So it was, as double-lung transplant recipient David Crosby approached the finish line of the gruelling New York Marathon last Sunday, he mopped his brow and with no great fuss slipped his sunglasses over his eyes. In a moment of quiet contemplation, before being swamped by family and well-wishers crossing the final threshold, the Kingscourt father-of-three contemplated how just “lucky” he is. He considered the selfless sacrifice of his anonymous donor, and the tragic loss of his three siblings from respiratory problems, similar to the rare and incurable lung disease with which he was diagnosed two years ago.
“I know it was raining and I might’ve been able to play it off as that but, really, it was tears, just constant tears and emotion coming out. Crossing that finish line was very emotional for me. I had to run with that from start to finish, and it’s hard to get your pace when that’s all building up inside you. It’s a heavy thing to carry,” explained the 42-year-old former IT worker.
“Everyone knows my story now and what I’ve gone through to get here. I ran for both our lives, mine and my donors. I did it for everyone who can’t, for health reasons or whatever, do what I’ve just done. I did it for me and my family, and all those that aren’t here with us today, and I did it for all the goodwill shown by people at home. It’s been incredible, it’s something I’ll never forget.”
David’s incredible journey, from medical theatre to marathon competitor, started in late 2015 when diagnosed with Idiopathic Pulmonary Fibrosis (IPF) and in need of an urgent lung transplant.
Just 20 months on, and with a marathon medal around his neck, he told The Anglo-Celt by phone from New York, while still a little bit stiff and sore, he feels “absolutely on top of the world”.
At 6.15.31 and in 47,769 place overall, David became the first Irish double lung transplant recipient to complete a marathon. He was the second ever recipient to cross the finish line at the New York Marathon but did so in the fastest time.
“My original plan was inside seven hours, so I beat that one. The only other organ recipient finished in 6.50, so I broke that too,” says the Meath Hill native, who lives with family in East Cavan, to where they will return tomorrow (Thursday) - no doubt to a hero’s welcome.
The fairytale script of David’s milestone achieved, which he did in aid of Cystic Fibrosis, has all the trappings of a bookshelf best-seller or big screen biopic.
Having arranged to meet his mother before the start of the race, the bus they took to the marathon drop-off point on Staten Island skewed off course and ended up in New Jersey. It was only by chance that he found his tearful mum Kathleen at the starting line.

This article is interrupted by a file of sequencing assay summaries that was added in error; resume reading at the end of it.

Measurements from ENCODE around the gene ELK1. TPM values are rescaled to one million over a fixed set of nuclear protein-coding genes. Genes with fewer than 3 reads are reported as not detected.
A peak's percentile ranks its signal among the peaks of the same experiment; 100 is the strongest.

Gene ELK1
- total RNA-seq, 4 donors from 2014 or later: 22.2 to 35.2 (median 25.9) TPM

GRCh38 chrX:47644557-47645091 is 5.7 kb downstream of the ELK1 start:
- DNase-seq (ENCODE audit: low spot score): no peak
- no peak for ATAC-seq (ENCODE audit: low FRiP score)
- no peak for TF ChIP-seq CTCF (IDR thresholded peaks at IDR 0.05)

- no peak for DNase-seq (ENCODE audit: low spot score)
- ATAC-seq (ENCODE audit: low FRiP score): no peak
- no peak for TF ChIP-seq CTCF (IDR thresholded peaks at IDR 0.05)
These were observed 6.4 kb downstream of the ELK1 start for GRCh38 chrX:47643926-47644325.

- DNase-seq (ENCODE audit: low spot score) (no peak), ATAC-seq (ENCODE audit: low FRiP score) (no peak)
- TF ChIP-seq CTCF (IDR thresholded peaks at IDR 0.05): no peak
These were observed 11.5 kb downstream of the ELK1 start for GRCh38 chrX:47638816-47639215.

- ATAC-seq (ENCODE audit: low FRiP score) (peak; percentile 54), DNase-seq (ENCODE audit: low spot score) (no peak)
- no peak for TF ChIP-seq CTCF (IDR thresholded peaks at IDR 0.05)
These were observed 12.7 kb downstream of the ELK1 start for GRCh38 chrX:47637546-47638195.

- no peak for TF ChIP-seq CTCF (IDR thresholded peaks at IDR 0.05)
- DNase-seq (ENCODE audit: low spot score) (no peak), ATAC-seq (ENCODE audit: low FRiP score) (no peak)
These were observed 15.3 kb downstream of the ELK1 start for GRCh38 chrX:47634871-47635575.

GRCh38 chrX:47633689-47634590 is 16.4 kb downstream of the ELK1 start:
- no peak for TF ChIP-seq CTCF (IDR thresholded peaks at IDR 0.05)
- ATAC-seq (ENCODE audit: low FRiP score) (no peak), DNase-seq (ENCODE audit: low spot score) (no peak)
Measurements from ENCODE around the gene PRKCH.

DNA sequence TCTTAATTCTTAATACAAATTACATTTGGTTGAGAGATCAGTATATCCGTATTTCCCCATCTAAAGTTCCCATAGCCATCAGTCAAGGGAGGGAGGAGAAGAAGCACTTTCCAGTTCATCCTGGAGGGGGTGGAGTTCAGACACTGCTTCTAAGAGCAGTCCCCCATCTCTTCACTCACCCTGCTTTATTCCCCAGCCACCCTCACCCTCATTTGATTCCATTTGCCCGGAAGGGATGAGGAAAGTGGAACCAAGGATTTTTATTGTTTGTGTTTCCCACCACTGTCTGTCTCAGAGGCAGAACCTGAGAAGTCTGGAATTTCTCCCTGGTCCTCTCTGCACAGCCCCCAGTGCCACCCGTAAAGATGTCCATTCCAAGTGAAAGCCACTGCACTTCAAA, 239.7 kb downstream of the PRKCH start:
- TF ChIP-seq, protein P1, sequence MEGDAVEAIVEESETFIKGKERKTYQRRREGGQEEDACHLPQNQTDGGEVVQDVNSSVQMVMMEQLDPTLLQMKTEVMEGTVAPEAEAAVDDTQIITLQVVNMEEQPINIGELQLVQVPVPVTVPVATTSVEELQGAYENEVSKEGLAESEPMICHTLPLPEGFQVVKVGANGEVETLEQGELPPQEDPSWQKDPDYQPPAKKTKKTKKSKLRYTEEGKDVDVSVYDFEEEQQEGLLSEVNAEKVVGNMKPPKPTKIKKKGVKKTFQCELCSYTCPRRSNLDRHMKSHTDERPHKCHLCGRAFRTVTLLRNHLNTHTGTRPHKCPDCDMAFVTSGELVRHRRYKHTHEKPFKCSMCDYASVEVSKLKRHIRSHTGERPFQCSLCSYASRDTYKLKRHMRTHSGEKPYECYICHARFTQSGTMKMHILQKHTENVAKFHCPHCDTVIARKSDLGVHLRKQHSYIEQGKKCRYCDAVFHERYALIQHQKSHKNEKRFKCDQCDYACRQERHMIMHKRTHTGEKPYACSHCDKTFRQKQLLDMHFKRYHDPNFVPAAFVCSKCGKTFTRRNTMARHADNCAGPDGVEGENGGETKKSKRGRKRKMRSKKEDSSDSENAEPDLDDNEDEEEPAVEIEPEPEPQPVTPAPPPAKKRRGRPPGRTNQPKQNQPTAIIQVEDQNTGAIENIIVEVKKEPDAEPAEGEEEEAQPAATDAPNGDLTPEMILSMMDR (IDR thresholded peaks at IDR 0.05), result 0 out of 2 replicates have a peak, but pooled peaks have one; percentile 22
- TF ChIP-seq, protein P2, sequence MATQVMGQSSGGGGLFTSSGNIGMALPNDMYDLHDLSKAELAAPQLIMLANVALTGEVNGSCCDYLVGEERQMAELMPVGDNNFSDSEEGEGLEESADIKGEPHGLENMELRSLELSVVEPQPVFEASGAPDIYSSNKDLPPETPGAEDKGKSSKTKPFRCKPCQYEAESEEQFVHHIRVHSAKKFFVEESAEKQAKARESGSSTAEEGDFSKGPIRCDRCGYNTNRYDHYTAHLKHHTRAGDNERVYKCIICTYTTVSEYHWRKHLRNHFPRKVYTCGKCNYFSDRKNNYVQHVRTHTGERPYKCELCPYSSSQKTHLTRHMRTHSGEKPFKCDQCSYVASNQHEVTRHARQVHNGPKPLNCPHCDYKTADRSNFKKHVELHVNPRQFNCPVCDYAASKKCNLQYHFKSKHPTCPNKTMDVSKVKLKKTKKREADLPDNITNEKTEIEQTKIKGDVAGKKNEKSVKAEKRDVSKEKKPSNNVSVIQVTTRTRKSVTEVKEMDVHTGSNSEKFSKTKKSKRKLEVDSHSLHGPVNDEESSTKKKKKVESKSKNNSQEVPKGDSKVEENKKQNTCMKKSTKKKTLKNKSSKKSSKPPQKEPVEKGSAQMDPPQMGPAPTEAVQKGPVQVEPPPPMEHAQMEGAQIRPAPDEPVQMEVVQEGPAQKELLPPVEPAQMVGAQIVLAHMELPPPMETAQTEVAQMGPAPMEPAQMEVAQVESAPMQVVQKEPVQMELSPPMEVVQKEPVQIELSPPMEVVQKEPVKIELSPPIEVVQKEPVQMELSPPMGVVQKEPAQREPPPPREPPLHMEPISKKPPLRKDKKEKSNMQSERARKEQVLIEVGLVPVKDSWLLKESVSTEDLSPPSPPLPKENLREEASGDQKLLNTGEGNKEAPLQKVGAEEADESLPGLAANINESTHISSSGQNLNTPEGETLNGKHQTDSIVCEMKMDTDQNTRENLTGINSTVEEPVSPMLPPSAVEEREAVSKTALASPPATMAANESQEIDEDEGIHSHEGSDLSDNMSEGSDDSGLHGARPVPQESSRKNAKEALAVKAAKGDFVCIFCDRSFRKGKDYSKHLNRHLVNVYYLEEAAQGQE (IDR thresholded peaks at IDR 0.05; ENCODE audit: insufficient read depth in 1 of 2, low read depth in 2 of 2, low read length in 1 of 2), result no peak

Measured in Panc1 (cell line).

“It was about 10 minutes before we had to go so we were walking to the start and there was mammy, bawling. That set us all off. There were hugs and tears, it was like something you’d see in a movie.”
David ran the first two miles without stopping, buoyed by the sheer emotion, sights and sounds of what was unfurling all around him.
With Dave McNally and Andy O’Brien remaining by David’s side throughout, he paid tribute to the two men for getting him “through thick and thin”, particularly after he was forced to pull up along Fourth Avenue. “Maybe it was walking around the city the day before, or the flight, I don’t know but my legs were heavy and my feet were sore. After about 10 miles, I could feel every lump and bump in by body and, at that stage, I knew myself this was going to be a long slog."
But David kept going, through what he described as “a Croke Park on final day for six full hours”, complete with high-fives on Fifth Avenue, street parties at Sunset Park and Irish bands in the Bronx. “Meeting people on the streets I used to know when we lived in New York years ago was special. An awful lot of people came over from Ireland to support us and that was very emotional too, it was brilliant, a wall of spectators, unbelievable. I’ll never forget it."
David dismisses any notion of an approach to describe him and his achievement as “inspirational”, simply stating: “I’m just a normal fella.”
A total of 21 runners from Kingscourt and environs, including David’s wife Katie, several family members and close friends also took part in the marathon.
In celebration at their combined efforts they swapped running shoes for dancing shoes, flagging a stretch hummer limousine to the historic Fraunces Tavern on Wall Street, owned by David’s friend Eddie Travers, who donated 20% of their final drinks bill to the fundraising pot.
“I had my reasons for doing [the marathon], and so did everyone else. So the party was well deserved. We had a local musician there too so it was just like home, Kingscourt took over that corner of New York.”
David’s is already in high-demand across the Atlantic where several TV, radio stations, and newspapers have picked up on his incredible tale.
“My body was tired but my lungs carried us around those streets. I’m sore, but it’s a great feeling to be sore, I’m so thankful to still be alive, and the pain is reminder of that, to know you’ve put yourself out there and left nothing behind.
“At the end of the day this isn’t about me, it’s all about organ donor awareness, that’s the message. I wouldn’t be here if it wasn’t for the selflessness of my donor. I don’t know if I’d ever run a marathon again but I want to use this opportunity while I have it to raise funds for the Mater hospital in gratitude for everything they did for me. I cannot put into words the enormity of the gift I’ve been given, I want to show them all how much I appreciate my second chance of life.